Living An Earlier Dream

In 2014, we visited Moab, UT and visited Arches NP, Canyonlands NP, and Dead Horse State Park, as well as Potash Road.  When in Canyonlands, we sat on the edge of Shafer Canyon Overlook and looked at the dirt ribbon winding roads beneath us.  Tom had said at that time that he would be back and would ride down into the canyon and out onto Potash Road next time, but on his mountain bike.  Well, on this day, he and his friends decided to do just that.

They arrived at the head of the trail – Shafer-Potash Trail – and prepared for their adventure.  Rachel and I planned to take the same route in the truck, staying behind them a bit, playing “sweep” for them, should any need arise.
20150712-DSC_440520150712-DSC_4429From the top, looking down at the road below, we knew that this would be the road that they would begin on during their journey.

20150712-DSC_5094But first, they had to get through the various tight switchbacks, with sheer drop-offs along the way.  I remember last year getting tense and a bit queasy just sitting up there and looking down.  It’s hard to get perspective on the enormity of the area and depth of the drops, but I’ll do my best to convey it to you.DSC_4339Before long, we got our first sighting of the trio as they began their initial descent.  I was nervous already … for them, but also for me, having to follow them.  LOL20150712-DSC_5049Zooming in on Tom, he didn’t seem to have a care in the world.20150712-DSC_5056As they made their way to the first switchback, I found myself mentally telling them to go slow and ride cautiously.20150712-DSC_5059OK, first perspective shot … in the image below you can see a white vehicle making the left bend in the road trail.20150712-IMG_2719In this shot, you can see the same area with the guys hanging out on that corner cliff.  Yikes!20150712-DSC_5070Then the carry on along the red dirt road, which was surprisingly smooth when we drove down.20150712-DSC_5074Once at the bottom of the canyon, they rode on the canyon’s floor along that Shafer-Potash Road.  At this point, we decided it was time to follow them.20150712-DSC_5107So off we went … thank goodness Rachel was driving, as I was a bit scared at the thought of it.  But Rachel was a real trooper about it.  20150712-IMG_2727Once we got to the bottom of the canyon, after numerous OMG moments and stops, we realized that in hindsight, it really wasn’t that bad and we both had a great sense of accomplishment.  Smooth sailing from here, we both thought.20150712-DSC_510520150712-IMG_272320150712-IMG_2736Most of the time, the road trail was clear and simply graveled.20150712-IMG_2739But sometimes, the road trail was difficult to navigate or even know which direction to take.  That’s the point I questioned our sanity in following down after them into the canyon.  But there was no turning backing now….20150712-IMG_273720150712-DSC_511020150712-IMG_2731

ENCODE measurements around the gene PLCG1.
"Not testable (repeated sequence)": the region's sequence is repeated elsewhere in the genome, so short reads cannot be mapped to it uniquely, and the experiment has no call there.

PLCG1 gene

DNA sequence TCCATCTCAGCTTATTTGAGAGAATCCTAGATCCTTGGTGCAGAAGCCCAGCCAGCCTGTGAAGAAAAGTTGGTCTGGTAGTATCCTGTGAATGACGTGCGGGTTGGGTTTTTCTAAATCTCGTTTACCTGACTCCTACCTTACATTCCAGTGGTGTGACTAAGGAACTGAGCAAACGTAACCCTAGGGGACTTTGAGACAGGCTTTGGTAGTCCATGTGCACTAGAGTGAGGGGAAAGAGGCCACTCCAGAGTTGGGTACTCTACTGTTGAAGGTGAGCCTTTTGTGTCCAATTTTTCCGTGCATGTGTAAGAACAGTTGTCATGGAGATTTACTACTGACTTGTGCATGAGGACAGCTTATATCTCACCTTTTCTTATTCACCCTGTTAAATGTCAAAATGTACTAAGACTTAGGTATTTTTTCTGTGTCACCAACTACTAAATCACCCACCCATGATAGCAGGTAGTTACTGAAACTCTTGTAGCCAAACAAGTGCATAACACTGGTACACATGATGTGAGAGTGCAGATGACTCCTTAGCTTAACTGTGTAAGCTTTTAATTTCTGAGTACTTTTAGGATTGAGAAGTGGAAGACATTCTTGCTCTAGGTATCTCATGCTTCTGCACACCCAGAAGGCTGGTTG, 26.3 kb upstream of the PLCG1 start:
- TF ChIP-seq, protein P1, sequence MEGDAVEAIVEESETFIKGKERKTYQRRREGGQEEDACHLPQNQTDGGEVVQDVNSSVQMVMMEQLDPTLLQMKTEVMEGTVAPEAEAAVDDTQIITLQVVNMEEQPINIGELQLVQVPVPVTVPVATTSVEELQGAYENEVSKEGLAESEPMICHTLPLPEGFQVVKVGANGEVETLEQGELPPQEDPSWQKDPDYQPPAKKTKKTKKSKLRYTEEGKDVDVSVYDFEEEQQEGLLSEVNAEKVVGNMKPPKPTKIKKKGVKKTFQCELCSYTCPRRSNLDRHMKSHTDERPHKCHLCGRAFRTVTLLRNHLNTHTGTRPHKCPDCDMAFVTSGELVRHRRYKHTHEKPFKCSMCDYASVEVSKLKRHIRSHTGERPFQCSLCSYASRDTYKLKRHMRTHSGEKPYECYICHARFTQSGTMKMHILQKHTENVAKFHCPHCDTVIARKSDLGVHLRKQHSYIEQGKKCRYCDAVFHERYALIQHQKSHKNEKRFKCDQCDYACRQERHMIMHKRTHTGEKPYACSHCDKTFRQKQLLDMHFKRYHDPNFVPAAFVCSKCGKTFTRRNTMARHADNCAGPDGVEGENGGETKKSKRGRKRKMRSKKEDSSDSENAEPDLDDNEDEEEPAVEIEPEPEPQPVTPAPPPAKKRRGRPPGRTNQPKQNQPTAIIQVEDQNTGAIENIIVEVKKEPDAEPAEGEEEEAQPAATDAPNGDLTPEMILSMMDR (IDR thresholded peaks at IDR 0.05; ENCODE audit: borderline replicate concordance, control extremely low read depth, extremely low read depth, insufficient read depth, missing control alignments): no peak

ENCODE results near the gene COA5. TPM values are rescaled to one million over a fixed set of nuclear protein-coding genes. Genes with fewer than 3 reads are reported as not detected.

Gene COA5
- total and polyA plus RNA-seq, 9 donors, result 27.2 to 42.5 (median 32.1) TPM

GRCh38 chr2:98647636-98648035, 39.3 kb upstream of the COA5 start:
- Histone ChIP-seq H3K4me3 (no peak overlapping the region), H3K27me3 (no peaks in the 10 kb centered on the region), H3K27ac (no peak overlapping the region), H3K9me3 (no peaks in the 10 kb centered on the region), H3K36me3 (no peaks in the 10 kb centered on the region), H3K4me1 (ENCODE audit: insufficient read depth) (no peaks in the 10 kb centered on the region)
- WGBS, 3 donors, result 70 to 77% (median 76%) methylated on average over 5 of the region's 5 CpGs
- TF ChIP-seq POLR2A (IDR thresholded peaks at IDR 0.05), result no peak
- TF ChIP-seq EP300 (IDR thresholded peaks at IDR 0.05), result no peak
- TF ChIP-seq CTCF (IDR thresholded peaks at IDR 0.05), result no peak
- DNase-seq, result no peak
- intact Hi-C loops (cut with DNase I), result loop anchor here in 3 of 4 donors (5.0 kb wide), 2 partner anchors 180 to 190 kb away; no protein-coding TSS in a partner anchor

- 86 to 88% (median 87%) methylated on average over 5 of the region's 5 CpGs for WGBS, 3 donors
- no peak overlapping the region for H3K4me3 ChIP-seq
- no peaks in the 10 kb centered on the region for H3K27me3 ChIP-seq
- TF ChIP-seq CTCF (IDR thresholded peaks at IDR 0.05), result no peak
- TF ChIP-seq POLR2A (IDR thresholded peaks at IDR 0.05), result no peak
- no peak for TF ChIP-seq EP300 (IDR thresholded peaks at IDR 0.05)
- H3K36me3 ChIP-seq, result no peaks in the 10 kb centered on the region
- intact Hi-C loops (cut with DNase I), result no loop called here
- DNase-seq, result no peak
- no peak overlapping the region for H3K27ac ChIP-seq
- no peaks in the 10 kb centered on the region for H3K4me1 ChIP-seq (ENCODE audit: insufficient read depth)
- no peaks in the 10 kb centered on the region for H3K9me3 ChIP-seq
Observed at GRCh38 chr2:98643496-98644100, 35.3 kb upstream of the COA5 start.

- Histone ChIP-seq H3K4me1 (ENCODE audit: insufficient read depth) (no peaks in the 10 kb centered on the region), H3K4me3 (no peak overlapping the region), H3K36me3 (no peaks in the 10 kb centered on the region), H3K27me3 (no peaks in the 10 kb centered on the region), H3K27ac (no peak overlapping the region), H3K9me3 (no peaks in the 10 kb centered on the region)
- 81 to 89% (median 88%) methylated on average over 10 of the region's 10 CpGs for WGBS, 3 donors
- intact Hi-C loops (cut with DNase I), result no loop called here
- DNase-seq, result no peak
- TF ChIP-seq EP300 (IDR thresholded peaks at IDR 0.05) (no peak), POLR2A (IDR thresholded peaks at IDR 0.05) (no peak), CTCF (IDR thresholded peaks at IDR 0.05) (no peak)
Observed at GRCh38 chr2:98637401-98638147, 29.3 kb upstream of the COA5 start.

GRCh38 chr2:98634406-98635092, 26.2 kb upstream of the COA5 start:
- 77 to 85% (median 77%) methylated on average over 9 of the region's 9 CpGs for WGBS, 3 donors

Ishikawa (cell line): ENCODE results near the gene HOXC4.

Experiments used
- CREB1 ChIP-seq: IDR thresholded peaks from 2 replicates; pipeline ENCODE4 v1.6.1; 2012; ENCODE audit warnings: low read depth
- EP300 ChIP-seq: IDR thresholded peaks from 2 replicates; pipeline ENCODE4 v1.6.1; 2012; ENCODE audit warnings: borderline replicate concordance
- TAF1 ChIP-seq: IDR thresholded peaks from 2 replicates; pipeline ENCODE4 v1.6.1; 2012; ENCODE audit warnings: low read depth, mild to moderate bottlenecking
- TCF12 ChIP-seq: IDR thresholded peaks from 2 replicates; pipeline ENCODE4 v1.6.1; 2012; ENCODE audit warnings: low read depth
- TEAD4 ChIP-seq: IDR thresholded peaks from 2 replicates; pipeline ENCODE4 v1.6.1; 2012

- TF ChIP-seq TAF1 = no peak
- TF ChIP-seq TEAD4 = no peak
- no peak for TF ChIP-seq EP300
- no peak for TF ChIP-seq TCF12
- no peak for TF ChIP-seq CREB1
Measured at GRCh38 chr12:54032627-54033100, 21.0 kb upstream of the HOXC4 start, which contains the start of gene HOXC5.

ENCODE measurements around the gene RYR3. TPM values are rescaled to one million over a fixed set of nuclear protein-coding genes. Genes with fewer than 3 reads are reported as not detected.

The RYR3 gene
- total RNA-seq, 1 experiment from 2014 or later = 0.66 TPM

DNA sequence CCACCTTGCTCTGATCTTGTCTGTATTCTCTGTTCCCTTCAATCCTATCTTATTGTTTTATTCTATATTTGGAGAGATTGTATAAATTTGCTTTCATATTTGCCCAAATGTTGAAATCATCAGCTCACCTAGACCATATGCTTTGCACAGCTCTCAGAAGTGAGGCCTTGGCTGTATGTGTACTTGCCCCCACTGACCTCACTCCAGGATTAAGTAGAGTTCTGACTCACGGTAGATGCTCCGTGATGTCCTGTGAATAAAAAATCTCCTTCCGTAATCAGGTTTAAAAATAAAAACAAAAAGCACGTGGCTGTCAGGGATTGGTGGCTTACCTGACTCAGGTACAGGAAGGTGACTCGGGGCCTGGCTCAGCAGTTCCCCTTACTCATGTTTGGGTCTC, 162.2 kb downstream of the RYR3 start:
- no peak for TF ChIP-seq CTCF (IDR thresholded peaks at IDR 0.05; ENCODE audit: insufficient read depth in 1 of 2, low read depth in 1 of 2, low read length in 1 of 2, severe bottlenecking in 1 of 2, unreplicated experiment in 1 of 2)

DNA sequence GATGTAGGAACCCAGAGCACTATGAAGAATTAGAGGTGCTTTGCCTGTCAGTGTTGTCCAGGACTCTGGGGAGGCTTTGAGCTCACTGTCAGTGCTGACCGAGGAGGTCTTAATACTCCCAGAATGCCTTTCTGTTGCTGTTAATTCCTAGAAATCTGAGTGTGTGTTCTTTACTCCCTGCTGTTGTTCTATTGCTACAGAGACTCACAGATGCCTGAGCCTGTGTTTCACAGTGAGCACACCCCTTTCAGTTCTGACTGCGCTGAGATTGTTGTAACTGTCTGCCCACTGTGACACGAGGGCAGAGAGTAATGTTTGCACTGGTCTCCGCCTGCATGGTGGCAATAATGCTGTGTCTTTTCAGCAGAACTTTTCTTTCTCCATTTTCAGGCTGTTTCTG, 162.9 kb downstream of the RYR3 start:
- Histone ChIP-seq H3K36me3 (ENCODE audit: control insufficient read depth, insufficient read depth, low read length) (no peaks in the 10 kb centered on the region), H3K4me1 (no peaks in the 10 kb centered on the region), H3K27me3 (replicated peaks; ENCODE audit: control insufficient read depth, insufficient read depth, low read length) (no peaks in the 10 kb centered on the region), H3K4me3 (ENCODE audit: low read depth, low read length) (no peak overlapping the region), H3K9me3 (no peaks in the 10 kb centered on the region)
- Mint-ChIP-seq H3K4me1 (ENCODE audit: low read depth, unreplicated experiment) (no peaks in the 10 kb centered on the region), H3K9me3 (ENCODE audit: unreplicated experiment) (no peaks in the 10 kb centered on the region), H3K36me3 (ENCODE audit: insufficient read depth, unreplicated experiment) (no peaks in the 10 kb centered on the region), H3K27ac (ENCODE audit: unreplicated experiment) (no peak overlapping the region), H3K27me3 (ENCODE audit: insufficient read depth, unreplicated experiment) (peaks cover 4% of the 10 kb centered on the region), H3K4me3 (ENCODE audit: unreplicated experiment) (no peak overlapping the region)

The scenery was quite beautiful down there … so iconic of the area as well … and we couldn’t have asked for a nicer day…. thankfully!20150712-DSC_5120We arrived at the potash plant evaporation ponds, which were absolutely the most amazing color blue (though I doubt it was natural) I’ve ever seen.  Even more striking than the glacier fed lake color, but a bit eery knowing that the entire area had fencing around it and signs for “No Trespassing”.20150712-IMG_2742Eventually we caught up with the guys, who had actually been stopping along the way waiting for us.  Guess that they might have been concerned with us getting down as well.20150712-DSC_512320150712-IMG_2748After I realized that I think that we had a rougher ride getting down there than they did.  So Glad that Rachel powered through it.  There’s no way that I would have done it alone.  20150712-DSC_4449When the road turned from red dirt to asphalt, we decided that we would pick them up, since we were then on our way to our next stop … Grand Junction, CO.  While the guys were loading up their bikes and gear, I took the opportunity to get some more wildflower images.  Yes, it was a nice sunny day.
20150712-DSC_5124While I’m sure that the guys had wonderful memories from Moab, my favorite memory (one that I still drool over) was from my amazing lunch at the Peace Tree Restaurant … YUMMY!
20150712-IMG_2755Next on our journey is more mountain biking (and more) in Grand Junction and Fruita, CO.

© 2015  Debbie Tubridy / TNWA Photography

Park City & the Relentless Rain